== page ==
MUD May has been a very enjoyable experience, but the main thing I learned is that a month is not long enough to cover all of MUDdom. Not by a long shot. The fact is that MUDs have a much longer history than graphical, 3-D MMOs, and here we are on an entire site dedicated mainly to those! We owe a lot to MUDs, but I always try to point out to current or former players that we should not refer to these games only in the past-tense. They are still alive, filled with players and ongoing. That means they are just as viable and worthy of mention as World of Warcraft. How many of our favorite 3-D MMOs will be around for two or more decades?
These wonderful games do need to improve in many areas, though. Some MUD developers are attempting to bring these text-based MMOs into the future, none better than Iron Realms Entertainment's Achaea. I sat down with Matt Mihaly, the CEO and Founder of Iron Realms since 1995, for an interview to talk about Achaea and the future of MUDs.
I've been playing Achaea off and on already and will be dedicating a future column to it, so I was eager to talk to an expert on the game. Matt has been with Iron Realms for many years but branched out for a short while to have a hand in the short-lived Earth Eternal. Working on a graphical browser-based MMO is a much different experience from working on a MUD, and Matt returned to Achaea after Earth Eternal's demise. Some of the tricks of the 3-D world must have rubbed off on Matt because Achaea is doing more to ensure its survival into the future without giving up what makes it special.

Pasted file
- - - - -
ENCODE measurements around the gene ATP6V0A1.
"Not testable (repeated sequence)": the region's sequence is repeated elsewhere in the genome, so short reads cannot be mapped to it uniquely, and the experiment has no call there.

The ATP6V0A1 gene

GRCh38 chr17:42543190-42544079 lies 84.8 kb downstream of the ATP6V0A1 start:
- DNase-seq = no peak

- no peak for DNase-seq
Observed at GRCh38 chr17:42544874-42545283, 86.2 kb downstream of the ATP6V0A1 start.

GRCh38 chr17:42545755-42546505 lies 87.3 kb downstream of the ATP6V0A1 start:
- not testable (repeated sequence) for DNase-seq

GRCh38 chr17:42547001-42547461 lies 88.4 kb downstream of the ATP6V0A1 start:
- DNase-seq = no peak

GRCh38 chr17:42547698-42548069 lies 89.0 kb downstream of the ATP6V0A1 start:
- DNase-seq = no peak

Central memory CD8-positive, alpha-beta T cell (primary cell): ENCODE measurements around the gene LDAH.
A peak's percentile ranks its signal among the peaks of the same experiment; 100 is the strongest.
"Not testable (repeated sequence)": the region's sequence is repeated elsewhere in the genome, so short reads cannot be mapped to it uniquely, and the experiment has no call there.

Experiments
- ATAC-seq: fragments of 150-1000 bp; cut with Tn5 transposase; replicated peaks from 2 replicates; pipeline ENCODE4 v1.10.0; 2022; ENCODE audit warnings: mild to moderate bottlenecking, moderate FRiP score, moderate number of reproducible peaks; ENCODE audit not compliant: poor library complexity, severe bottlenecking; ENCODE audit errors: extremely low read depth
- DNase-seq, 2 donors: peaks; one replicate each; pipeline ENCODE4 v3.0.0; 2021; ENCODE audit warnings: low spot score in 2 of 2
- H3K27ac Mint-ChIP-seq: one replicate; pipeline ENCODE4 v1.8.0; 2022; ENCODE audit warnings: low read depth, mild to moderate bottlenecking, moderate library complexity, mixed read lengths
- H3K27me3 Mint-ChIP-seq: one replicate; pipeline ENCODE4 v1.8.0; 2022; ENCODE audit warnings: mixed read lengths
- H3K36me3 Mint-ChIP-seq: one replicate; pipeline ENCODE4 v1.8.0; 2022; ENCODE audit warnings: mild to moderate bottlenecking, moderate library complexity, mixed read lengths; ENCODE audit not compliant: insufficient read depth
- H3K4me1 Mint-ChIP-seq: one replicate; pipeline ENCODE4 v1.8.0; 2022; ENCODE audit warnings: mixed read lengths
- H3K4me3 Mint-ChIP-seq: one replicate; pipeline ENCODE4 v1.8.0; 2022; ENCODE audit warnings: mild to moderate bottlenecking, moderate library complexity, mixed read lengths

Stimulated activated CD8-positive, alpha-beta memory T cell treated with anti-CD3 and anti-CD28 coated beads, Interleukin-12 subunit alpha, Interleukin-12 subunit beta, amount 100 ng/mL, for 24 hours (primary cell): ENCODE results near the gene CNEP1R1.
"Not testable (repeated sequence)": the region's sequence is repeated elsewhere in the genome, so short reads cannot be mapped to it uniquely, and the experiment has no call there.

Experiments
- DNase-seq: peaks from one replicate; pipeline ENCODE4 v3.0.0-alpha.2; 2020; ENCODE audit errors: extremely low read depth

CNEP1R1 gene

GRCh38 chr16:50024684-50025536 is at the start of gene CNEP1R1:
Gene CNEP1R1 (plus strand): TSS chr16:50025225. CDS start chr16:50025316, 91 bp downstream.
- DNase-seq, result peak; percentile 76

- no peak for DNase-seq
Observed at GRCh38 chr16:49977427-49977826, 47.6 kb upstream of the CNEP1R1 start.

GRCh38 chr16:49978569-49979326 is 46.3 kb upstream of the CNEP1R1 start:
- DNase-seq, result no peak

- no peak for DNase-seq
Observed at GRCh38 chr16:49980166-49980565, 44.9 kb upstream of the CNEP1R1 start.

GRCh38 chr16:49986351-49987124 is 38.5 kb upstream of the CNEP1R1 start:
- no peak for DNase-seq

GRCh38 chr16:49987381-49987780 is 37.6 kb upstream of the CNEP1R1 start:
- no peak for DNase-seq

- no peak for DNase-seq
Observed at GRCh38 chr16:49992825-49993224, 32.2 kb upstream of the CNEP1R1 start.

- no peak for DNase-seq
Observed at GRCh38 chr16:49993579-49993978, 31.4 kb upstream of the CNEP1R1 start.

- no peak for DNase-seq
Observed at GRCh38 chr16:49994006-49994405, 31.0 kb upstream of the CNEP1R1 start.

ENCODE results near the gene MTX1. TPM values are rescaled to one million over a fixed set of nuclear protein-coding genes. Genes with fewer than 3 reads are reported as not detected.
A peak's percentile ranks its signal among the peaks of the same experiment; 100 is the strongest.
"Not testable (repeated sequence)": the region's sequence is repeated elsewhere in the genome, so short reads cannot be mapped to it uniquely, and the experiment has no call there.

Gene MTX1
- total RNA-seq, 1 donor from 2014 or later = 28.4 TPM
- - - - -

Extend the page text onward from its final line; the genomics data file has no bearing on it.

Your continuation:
One of the most important steps MUD developers can take to help waterproof the future of MUDs is to create websites that are helpful, inviting, and informative. Because MUDs rarely get the press they deserve, the official website is going to be the first impression that a new player has of the game. It's easy for us to forget just how many players find a game through a random search or by reading an article like this one. If the game in question is hosted on a website that looks as though it was created for free in 1999, then it's likely that new player will not take the game seriously.
Watch live video from massivelytv on TwitchTV Achaea's website is fresh and clean if we compare it to the vast majority of MUD websites that I have come across. It also does something that very few MUDs are doing by hosting its own in-browser HTML5 client. I love the fact that a new player can make a character without having to leave the official site, but I had issues with the lack of font and background color options. Matt invited me to play with the beta of a newer client that offers many more options like font size, color, and background. There are a few bugs still to be worked out, but I was able to get the classic black text on a white background that I prefer. Hosting a client right on the official site does away with most of the issues that come along with downloading a separate client to run the MUD and then figuring out how to sign in. Sure, those might seem like small issues to someone who has figured them out already, but remember that we're talking potentially new players here. Every little barrier to entry is still a barrier. That HTML5 client also allows players to enjoy the game on a Chromebook or tablet without having to download something else.
"Matt seems concerned with the newbie experience in Achaea, despite the fact that the game has one of the most well-written, immersive, and newbie-friendly tutorials of any MUD I've tested."